Honorable Mention 2016
From the great many submissions we received this year, the editors chose "Kaan and Her Sisters Consider the Past" and "Remains in the Rift." These poems spoke to bridging those gaps that leave us holding the Difficult Fruit of loss and longing. We look forward to publishing quite a few of the 2016 contest submissions in the Spring 2017 issue! Many thanks to all of the talented poets who submitted their work to the 2016 Difficult Fruit Poetry Contest.
Kaan and Her Sisters Consider the Past
*kaan: a past tense verb, Arabic for 'was.'
Once upon makaan they gathered,
Kaan and all the verbs that revel in negation.
What did not happen to us, what had not taken place--
these were the subjects they raised.
What had not washed away, what had not yesterdayed--
these were the predicates they demanded.
Kaan and her sisters were born for lamentation,
for dividing time and denying its work.
Miss Sahar taught us about this family in Arabic class,
The somber sisters of story,
and how they tell by taking time away.
Once upon makaan they walked through the market
and the woman selling grape leaves called to them
from the ground where she sat
and the girl making tea called to them
from the window of her house
and the man selling sesame loaves called to them
from his wooden cart
Ma kaan this our home once upon old time? Ma kaan an end to this story?
Once upon Jerusalem the boy collecting stones called out to them
Kaan a poem on this wall
but they keep trying to erase it.
I hear the words calling out to me
“If I do not burn and you do not burn
then who will light the way?”Back To List
Lena Tuffaha's poems have been published or are forthcoming in Drunken Boat, Borderlands Texas Review, Barrow Street, Blackbird, Sukoon, and the Massachusetts Review. Her chapbook, Arab in Newsland, won the 2016 Two Sylvias Chapbook Prize, selected by Poet January Gill O'Neill, and will be published in March 2017. Her first full-length collection, Water & Salt, is forthcoming from Red Hen Press in April 2017.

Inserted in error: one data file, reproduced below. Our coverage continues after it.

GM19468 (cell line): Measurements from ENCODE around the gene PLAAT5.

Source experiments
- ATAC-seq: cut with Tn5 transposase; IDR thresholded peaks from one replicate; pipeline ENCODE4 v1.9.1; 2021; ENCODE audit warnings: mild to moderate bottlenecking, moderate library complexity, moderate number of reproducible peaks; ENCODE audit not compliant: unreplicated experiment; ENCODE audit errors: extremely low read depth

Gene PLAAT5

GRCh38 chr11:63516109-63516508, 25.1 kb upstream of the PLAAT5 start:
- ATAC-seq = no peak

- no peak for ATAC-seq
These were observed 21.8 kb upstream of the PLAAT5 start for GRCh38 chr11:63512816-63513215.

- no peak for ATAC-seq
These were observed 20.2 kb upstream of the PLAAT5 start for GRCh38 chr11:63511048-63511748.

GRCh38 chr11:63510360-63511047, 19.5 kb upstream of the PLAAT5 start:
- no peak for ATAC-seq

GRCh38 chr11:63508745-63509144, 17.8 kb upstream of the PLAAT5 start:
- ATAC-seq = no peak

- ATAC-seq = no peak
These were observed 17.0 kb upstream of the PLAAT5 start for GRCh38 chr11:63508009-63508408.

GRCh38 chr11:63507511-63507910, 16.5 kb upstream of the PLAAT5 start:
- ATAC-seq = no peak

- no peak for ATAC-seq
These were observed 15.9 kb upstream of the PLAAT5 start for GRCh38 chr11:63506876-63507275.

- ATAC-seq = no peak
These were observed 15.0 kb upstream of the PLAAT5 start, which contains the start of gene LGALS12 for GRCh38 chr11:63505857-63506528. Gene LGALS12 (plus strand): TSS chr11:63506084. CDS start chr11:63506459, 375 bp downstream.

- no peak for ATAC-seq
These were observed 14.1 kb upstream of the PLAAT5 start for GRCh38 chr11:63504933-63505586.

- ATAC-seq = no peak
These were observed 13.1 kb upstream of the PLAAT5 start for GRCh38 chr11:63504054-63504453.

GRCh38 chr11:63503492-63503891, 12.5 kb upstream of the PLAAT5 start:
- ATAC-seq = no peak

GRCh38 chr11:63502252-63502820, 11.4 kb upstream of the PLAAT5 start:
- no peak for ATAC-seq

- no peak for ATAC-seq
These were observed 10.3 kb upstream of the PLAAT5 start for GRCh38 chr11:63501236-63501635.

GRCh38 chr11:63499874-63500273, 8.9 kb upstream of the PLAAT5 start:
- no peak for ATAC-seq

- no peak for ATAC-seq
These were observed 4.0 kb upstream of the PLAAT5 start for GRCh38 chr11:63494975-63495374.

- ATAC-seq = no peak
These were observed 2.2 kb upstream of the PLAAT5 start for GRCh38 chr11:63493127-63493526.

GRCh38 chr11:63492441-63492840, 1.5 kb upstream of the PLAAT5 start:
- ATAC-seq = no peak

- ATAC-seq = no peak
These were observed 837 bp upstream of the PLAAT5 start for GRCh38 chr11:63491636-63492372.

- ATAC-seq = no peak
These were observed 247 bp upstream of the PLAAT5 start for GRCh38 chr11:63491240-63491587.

Remains in the Rift
After the tsunami took his wife, Takamatsu took
up deep sea diving to try and find her. After a few years
he had learned that the bodies of drowned people
are usually found poised with buttocks high,
hands and feet dangling. The corpses of scuba divers
are like dead bugs, on their backs,
hands and feet floating. He keeps diving, he says, because
it’s where he feels closest to her. Heidegger called this type
of pain a metaphoric rift that holds together things
that have been torn apart. A rift to create a new space
that keeps the connection.
What will perish when I perish
is the image
of her standing at our kitchen counter, in front of the sink,
hip almost as high as the line
where the back of her elbow breaks
in the handling of sudsy dishes. It’s where
we had most of our arguments,
refueling with the meal usually I’d been the one to cook.
What remains in our rift, our decades of drift, is the look
of her haunch poised
in its reveal of that long, smooth curve of her thigh
as the right arm dangles a hand, robotically, towards the next dish.
Janet Joyner's poems have appeared in numerous magazines, among them American Athenaeum, The Cincinnati Review, The Comstock Review, Emrys Journal, Pembroke Magazine, and Main Street Rag. Her prize winning poems are honored in the 201l Yearbook of the South Carolina Poetry Society, Bay Leaves of the North Carolina Poetry Council in 2010, 2011, and in Flying South in 2014 and 2015, as well as anthologized in The Southern Poetry Anthology, volume vii: North Carolina; and Second Spring 2016 Anthology. Her first collection of poems, Waterborne, is the winner of the Holland Prize and was published in February, 2016, by Logan House Press. Her short stories have appeared in The Crescent Review, Flying South, and Second Spring Anthology 2016. She is the translator of Le Dieu désarmé by Luc-François Dumas. She lives and writes in Winston-Salem, NC.